The Pittsburgh Jewish-Israeli Film Festival | Film | Pittsburgh | Pittsburgh City Paper

The Pittsburgh Jewish-Israeli Film Festival

The 17th annual Pittsburgh Jewish-Israeli Film Festival continues with films representing Jewish experience from Israel and around the world. Recent narrative features and documentaries present material ranging from the comic and the dramatic to the inspirational. 

Films screen through March 21 at six area theaters and venues including: SouthSide Works Cinema; McConomy Auditorium, Carnegie Mellon University (5000 Forbes Ave., Oakland); the Galleria (1500 Washington Road, Mount Lebanon); Carmike 15 (Westmoreland Mall, Greensburg); Melwood Screening Room (477 Melwood Ave., Oakland); and the August Wilson Center (980 Liberty Ave., Downtown). Tickets are $9 for adults, $8 for seniors and students, and $5 for under 18. For tickets and more information, call 412-992-5203 or


AGAINST THE TIDE. This documentary, produced by the Simon Weisenthal Center, examines the inaction of the U.S. government and the American Jewish establishment during much of the Holocaust -- and the attempts by a Jewish activist, Peter Bergson, to rescue and relocate Jews in nations under Nazi rule. The Roosevelt administration and Zionist leader Rabbi Samuel Wise are given critical treatment, while the stories of less well-known figures who supported rescue efforts are foregrounded; parallels with the contemporary Darfur genocide are underscored. The story wanders at times, but the sometimes-surprising information that's revealed is worth it. 1:30 p.m. Sun., March 14. SouthSide Works (Andy Mulkerin)


AJAMI. The lives of a dozen or so residents of Jaffa intersect with devastating consequences in this 2009 ensemble drama. Told in a nonlinear fashion, Ajami depicts a variety of residents -- wealthy Arab Christians, illegal Palestinian teen-agers, Jewish policemen and restless young Muslim men -- living together uneasily. It takes just one rash decision or a casual misinterpretation for trouble to ignite. The jigsaw structure of this otherwise neo-realistic film requires attention, but the patient viewer will be rewarded when the final links are snapped into place. The Oscar-nominated film itself is a successful cross-cultural project, co-written and co-directed by an Israeli Jew (Yaron Shani) and an Israeli Arab (Scandar Copti). In Arabic and Hebrew, with subtitles. 9 p.m. Sat., March 20. SouthSide Works (Al Hoff)


ANITA. In the aftermath of a 1994 terrorist bombing in Buenos Aires, Anita, a young woman with Down syndrome, is separated from her mother, on whom she relies. Marcos Carnevale's drama depicts Anita's journey as she learns to take care of herself and others; her progress includes both tender moments and harsh realities. Anita is portrayed by Alejandra Manzo, an actress with Down syndrome: Manzo shines in the role, drawing viewers in with her sincerity, tenacity and joy. Also notable is the fine work of Norma Aleandro, who plays Anita's mother. In Spanish, with subtitles. 2:45 p.m. Sun., March 21. SouthSide Works (Lauren Daley)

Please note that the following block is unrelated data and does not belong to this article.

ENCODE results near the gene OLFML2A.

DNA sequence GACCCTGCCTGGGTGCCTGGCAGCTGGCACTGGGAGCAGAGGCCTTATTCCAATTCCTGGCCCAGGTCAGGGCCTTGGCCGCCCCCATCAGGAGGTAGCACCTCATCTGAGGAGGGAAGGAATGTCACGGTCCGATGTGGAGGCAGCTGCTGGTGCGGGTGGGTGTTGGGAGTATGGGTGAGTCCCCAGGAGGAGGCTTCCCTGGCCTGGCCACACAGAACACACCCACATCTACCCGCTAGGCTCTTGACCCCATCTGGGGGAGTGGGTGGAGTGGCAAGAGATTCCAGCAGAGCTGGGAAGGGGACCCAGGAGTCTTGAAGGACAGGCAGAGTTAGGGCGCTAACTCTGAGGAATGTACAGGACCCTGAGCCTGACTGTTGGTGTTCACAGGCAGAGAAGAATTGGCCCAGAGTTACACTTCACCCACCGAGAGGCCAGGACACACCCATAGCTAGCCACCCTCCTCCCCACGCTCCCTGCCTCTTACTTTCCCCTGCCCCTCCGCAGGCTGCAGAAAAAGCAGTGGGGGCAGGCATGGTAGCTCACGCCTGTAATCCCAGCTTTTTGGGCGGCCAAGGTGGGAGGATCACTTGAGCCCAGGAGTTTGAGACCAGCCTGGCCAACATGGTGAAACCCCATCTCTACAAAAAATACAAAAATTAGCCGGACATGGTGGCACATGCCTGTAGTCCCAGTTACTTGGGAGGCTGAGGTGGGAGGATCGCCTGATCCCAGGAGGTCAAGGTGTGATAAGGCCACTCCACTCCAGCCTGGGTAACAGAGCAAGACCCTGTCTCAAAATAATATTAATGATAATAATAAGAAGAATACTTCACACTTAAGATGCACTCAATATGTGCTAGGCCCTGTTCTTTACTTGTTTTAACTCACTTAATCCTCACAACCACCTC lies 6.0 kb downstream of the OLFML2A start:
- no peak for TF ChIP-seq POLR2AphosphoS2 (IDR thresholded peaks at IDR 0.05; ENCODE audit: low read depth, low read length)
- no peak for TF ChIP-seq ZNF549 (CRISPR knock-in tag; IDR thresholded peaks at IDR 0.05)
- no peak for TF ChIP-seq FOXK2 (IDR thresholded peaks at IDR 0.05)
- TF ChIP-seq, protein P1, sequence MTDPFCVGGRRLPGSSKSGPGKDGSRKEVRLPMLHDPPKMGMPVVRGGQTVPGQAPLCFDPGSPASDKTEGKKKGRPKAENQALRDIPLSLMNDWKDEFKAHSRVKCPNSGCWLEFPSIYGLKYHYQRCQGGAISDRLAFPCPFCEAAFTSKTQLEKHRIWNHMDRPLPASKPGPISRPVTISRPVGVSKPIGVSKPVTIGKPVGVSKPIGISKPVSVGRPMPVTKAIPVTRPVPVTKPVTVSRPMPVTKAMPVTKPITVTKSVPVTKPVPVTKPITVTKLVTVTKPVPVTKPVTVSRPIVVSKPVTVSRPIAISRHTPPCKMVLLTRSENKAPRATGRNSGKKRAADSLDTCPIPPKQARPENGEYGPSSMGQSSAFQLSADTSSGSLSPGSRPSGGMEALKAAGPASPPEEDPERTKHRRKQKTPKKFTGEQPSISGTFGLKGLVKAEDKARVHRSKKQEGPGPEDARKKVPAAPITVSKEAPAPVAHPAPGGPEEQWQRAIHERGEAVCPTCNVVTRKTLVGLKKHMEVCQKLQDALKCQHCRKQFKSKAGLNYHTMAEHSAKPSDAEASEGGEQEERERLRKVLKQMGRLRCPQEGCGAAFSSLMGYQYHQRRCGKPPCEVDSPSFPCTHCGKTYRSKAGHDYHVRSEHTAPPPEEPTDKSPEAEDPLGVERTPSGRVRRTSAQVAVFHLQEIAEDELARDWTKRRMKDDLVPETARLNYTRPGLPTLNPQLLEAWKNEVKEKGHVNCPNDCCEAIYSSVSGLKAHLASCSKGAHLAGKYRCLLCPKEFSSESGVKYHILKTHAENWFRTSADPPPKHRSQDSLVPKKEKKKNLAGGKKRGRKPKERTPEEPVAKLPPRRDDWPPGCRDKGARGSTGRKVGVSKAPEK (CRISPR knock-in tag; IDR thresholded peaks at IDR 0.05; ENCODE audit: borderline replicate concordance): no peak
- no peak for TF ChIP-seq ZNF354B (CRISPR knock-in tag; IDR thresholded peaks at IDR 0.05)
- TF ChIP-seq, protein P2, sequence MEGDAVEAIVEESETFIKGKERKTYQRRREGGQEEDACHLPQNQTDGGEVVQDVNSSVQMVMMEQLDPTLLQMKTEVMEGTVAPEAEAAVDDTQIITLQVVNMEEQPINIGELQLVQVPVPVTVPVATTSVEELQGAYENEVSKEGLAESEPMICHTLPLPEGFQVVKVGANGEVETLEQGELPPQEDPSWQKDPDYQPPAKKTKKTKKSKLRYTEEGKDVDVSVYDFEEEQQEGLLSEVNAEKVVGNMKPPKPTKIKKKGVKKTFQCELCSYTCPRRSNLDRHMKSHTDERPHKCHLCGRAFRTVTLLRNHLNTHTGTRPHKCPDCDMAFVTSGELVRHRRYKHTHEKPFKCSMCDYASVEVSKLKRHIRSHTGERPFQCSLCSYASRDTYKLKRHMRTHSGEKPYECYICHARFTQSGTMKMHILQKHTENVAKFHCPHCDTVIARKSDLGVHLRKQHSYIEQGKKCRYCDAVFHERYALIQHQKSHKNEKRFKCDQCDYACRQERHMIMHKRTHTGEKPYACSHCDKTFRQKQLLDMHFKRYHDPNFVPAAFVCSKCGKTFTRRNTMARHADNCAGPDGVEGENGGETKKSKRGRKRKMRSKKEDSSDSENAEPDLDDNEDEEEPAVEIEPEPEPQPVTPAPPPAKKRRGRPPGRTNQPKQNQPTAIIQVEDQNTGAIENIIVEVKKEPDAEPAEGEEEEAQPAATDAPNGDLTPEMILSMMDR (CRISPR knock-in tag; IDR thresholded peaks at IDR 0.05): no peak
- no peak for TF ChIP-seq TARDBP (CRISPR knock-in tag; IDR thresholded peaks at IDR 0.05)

BREAKING UPWARDS. Battling codependency and a relationship becoming stale, Daryl and Zoe devise a plan to slowly break up with each other. The couple has an obvious chemistry -- perhaps because the film is a fictionalized account of real-life couple Daryl Wein and Zoe Lister Jones, who star as themselves in a film they also wrote, directed and created the soundtrack for. With a great supporting cast, this charming film suffers only slightly from precious hipster humor -- strategizing over who "gets" Whole Foods, fighting over Netflix and Gchat rights, and so on. But it's otherwise a great feature for the sarcastic and sentimental. The filmmakers will attend the screening. 7 p.m. Tue., March 16. Melwood (Lydia Heyliger)


ELI & BEN. Twelve-year-old Eli worships his fun-lovin' dad, Ben. But after his father is arrested and charged with corruption, Eli finds that sorting out right and wrong is much more problematic: His dad seems to be lying, and the cops seem to be telling the truth. In Ori Ravid's coming-of-age dramedy, Eli successfully muddles through: dating the right girl; assessing true friends; and adjusting his expectations for his father's behavior. In Hebrew, with subtitles. 5 p.m. Sun., March 21 (SouthSide Works) (AH)


FOR MY FATHER. Tarek agrees to be a suicide bomber, less for ideological reasons than to restore family honor. But once in Tel Aviv, his locked-on explosive vest fails to detonate, leaving the young man/walking bomb to the kindness of several Jewish neighbors (including some who aren't so happy with Israel themselves). Over meals and conversations, Tarek re-evaluates his mission. Dror Zahavi's ensemble dramedy makes familiar points about shared humanity and the seemingly intractable Israeli-Arab divide, but does so in a gentle and engaging fashion. In Hebrew and Arabic, with subtitles. 8 p.m. Mon., March 15. McConomy Auditorium, CMU (AH)


HE'S MY GIRL. Simon is a successful musician who pursues other men despite his feelings for Naim, an Arab transsexual. Mildly pissed but nonplussed, Naim poses as a nurse and moves in after being hired to care for Simon's mother. Then enters a handful of unexpected family members, including Simon's ex-wife. This French comedy from Jean-Jaques Zilbermann claims to have adult content, but Naim's striking beauty and charm are the only things that raise eyebrows in this standard relationship farce. The March 20 screening will be preceded by "Sidney Turtlebaum," a British short film about an elderly gay man (Derek Jacobi) who trolls strangers' shivas for his own reasons. In French, with subtitles. 11 a.m. Fri., March 19, and 8:30 p.m. Sat., March 20. SouthSide Works (LD)